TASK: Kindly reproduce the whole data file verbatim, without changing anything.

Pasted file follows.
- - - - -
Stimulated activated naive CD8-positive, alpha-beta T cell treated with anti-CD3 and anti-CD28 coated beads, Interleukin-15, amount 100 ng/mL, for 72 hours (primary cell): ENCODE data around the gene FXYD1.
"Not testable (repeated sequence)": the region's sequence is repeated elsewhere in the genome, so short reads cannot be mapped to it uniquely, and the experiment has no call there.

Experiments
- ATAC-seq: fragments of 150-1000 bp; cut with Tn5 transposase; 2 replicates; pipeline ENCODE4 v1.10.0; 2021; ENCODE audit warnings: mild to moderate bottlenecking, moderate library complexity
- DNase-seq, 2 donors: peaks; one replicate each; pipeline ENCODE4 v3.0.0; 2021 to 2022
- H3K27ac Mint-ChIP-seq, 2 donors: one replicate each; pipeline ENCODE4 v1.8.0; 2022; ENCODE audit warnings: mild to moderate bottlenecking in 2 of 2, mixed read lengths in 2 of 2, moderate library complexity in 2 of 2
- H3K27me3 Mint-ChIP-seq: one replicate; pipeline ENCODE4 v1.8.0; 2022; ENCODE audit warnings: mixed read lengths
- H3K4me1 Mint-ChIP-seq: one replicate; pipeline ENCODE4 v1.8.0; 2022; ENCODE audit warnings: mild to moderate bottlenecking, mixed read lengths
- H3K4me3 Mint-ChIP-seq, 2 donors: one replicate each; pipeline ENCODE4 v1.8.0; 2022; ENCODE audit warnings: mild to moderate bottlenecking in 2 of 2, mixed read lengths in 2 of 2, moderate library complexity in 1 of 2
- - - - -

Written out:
Stimulated activated naive CD8-positive, alpha-beta T cell treated with anti-CD3 and anti-CD28 coated beads, Interleukin-15, amount 100 ng/mL, for 72 hours (primary cell): ENCODE data around the gene FXYD1.
"Not testable (repeated sequence)": the region's sequence is repeated elsewhere in the genome, so short reads cannot be mapped to it uniquely, and the experiment has no call there.

Experiments
- ATAC-seq: fragments of 150-1000 bp; cut with Tn5 transposase; 2 replicates; pipeline ENCODE4 v1.10.0; 2021; ENCODE audit warnings: mild to moderate bottlenecking, moderate library complexity
- DNase-seq, 2 donors: peaks; one replicate each; pipeline ENCODE4 v3.0.0; 2021 to 2022
- H3K27ac Mint-ChIP-seq, 2 donors: one replicate each; pipeline ENCODE4 v1.8.0; 2022; ENCODE audit warnings: mild to moderate bottlenecking in 2 of 2, mixed read lengths in 2 of 2, moderate library complexity in 2 of 2
- H3K27me3 Mint-ChIP-seq: one replicate; pipeline ENCODE4 v1.8.0; 2022; ENCODE audit warnings: mixed read lengths
- H3K4me1 Mint-ChIP-seq: one replicate; pipeline ENCODE4 v1.8.0; 2022; ENCODE audit warnings: mild to moderate bottlenecking, mixed read lengths
- H3K4me3 Mint-ChIP-seq, 2 donors: one replicate each; pipeline ENCODE4 v1.8.0; 2022; ENCODE audit warnings: mild to moderate bottlenecking in 2 of 2, mixed read lengths in 2 of 2, moderate library complexity in 1 of 2